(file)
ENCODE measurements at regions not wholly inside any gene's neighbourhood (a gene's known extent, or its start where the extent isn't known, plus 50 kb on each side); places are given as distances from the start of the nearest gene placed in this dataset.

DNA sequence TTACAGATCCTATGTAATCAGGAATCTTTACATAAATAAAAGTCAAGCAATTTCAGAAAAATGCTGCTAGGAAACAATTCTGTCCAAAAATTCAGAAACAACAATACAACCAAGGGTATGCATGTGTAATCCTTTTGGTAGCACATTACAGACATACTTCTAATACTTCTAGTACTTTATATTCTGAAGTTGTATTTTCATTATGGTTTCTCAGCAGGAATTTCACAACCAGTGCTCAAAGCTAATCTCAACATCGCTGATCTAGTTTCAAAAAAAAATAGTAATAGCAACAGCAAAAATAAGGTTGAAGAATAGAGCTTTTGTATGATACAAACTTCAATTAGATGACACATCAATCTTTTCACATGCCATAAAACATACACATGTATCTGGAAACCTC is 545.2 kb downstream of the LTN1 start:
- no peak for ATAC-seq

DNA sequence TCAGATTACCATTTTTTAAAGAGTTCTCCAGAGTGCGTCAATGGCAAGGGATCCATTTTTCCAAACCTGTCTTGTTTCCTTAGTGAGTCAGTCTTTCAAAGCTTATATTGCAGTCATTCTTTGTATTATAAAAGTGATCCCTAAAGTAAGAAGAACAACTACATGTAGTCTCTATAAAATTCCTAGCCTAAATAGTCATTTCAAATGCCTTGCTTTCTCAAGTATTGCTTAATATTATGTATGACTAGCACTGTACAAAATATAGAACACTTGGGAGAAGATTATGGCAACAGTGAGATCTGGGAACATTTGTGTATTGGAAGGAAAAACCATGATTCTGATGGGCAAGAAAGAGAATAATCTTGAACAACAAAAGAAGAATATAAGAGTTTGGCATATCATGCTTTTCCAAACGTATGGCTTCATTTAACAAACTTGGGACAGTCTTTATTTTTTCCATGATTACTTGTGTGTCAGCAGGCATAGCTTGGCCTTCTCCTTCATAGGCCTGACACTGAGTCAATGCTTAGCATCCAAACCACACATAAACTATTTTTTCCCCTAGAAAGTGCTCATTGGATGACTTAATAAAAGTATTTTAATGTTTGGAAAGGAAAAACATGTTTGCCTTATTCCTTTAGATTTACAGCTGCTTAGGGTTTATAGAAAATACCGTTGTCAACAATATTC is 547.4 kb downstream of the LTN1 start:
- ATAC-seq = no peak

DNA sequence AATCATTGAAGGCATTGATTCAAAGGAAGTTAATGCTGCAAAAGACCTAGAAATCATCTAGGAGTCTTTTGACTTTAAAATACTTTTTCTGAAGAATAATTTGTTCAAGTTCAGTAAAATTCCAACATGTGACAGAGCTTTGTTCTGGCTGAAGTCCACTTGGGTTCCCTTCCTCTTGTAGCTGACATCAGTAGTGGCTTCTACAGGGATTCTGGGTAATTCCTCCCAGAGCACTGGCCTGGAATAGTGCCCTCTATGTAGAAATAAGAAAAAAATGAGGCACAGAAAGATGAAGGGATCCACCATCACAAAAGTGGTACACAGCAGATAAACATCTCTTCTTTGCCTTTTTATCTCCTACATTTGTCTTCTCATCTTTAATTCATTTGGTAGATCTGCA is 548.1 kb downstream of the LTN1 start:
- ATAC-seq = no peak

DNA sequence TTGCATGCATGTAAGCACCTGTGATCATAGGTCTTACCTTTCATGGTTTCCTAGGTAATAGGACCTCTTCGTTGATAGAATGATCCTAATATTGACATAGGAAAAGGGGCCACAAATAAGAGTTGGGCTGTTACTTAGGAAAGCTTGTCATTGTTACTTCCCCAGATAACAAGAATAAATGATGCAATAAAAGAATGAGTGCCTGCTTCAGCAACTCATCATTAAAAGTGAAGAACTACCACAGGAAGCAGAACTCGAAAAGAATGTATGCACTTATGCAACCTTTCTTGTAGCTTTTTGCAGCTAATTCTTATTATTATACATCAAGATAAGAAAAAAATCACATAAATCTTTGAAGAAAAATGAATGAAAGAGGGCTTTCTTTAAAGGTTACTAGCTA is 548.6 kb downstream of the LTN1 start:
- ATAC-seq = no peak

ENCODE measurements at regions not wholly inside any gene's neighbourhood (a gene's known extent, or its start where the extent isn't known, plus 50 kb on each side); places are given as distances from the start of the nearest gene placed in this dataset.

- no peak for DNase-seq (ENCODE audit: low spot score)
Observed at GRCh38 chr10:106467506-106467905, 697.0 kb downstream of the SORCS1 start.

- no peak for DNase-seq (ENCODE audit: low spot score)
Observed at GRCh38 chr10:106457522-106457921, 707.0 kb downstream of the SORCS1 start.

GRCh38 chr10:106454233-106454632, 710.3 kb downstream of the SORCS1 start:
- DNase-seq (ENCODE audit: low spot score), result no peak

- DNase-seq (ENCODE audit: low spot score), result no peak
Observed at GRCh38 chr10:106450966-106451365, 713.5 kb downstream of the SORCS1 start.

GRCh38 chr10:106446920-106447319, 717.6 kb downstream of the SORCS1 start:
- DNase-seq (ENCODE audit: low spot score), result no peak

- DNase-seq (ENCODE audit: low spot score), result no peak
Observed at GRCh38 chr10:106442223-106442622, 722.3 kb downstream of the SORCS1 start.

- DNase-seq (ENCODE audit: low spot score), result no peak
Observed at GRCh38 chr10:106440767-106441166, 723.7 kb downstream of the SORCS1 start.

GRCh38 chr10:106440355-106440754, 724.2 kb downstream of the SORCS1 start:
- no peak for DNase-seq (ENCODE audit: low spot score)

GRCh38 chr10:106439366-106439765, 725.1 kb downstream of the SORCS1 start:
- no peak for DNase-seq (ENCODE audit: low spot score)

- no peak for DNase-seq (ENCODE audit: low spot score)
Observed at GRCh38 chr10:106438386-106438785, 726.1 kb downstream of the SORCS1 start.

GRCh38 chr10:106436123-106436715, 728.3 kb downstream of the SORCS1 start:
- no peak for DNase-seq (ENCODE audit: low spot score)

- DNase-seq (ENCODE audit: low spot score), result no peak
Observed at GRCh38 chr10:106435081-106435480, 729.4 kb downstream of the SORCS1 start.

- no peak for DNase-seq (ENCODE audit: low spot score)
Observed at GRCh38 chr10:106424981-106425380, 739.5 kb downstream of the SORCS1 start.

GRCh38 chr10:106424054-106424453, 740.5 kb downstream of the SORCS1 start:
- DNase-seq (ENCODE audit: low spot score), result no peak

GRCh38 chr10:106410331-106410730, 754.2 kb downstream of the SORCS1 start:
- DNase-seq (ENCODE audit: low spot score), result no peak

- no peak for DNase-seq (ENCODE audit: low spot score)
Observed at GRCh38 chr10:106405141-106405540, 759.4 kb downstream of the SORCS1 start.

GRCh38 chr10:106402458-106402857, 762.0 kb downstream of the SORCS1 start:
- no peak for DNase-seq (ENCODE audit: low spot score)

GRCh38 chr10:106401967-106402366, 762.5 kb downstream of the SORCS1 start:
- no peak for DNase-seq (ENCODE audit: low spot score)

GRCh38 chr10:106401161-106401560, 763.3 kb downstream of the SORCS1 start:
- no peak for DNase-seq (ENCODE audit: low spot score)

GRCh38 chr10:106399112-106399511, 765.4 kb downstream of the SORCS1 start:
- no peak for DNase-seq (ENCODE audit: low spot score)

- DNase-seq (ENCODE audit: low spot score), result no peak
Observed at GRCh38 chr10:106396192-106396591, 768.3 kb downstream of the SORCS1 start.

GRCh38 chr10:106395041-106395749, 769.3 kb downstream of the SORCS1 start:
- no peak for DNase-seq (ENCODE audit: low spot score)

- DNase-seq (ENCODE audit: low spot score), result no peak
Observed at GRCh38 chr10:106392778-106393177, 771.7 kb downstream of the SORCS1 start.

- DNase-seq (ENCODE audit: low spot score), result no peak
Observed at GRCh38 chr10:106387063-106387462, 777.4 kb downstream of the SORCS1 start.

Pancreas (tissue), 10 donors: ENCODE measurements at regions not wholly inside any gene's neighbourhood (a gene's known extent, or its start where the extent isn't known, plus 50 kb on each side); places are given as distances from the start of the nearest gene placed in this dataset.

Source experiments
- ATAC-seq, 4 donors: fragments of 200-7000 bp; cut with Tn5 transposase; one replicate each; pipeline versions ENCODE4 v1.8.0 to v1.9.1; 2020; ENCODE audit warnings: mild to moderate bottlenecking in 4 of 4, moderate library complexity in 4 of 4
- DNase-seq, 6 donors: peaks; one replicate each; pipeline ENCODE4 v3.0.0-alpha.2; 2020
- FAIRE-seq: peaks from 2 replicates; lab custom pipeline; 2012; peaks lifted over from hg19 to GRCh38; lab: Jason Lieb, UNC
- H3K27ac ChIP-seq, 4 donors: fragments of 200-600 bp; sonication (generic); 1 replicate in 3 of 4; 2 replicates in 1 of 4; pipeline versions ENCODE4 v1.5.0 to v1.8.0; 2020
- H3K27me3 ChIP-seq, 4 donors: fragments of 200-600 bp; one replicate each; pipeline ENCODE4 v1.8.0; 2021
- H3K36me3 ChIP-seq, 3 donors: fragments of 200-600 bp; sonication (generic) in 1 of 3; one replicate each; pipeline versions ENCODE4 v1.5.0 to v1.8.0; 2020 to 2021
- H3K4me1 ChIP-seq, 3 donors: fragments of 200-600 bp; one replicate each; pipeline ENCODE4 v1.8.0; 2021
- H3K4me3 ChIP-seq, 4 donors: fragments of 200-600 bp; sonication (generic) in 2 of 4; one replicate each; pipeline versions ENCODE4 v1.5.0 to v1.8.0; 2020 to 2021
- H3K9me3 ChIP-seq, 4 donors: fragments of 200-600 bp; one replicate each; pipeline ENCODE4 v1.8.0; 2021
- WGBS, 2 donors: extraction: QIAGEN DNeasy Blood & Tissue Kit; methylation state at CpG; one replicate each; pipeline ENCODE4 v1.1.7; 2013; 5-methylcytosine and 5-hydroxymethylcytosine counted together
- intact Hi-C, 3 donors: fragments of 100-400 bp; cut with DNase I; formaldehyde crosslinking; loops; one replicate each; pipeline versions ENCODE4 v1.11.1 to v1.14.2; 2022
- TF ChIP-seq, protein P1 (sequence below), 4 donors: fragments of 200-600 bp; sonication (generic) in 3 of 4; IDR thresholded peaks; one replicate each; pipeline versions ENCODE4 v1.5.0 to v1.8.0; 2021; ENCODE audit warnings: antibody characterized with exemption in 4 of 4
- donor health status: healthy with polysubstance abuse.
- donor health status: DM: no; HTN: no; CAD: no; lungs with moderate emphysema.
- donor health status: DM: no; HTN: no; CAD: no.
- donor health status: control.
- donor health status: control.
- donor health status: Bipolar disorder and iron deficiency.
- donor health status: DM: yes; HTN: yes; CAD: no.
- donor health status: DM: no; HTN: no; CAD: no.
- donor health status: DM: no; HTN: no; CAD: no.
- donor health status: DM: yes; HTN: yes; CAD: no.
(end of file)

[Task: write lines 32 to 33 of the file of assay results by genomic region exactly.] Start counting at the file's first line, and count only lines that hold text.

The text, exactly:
- no peak for DNase-seq (ENCODE audit: low spot score)

- DNase-seq (ENCODE audit: low spot score), result no peak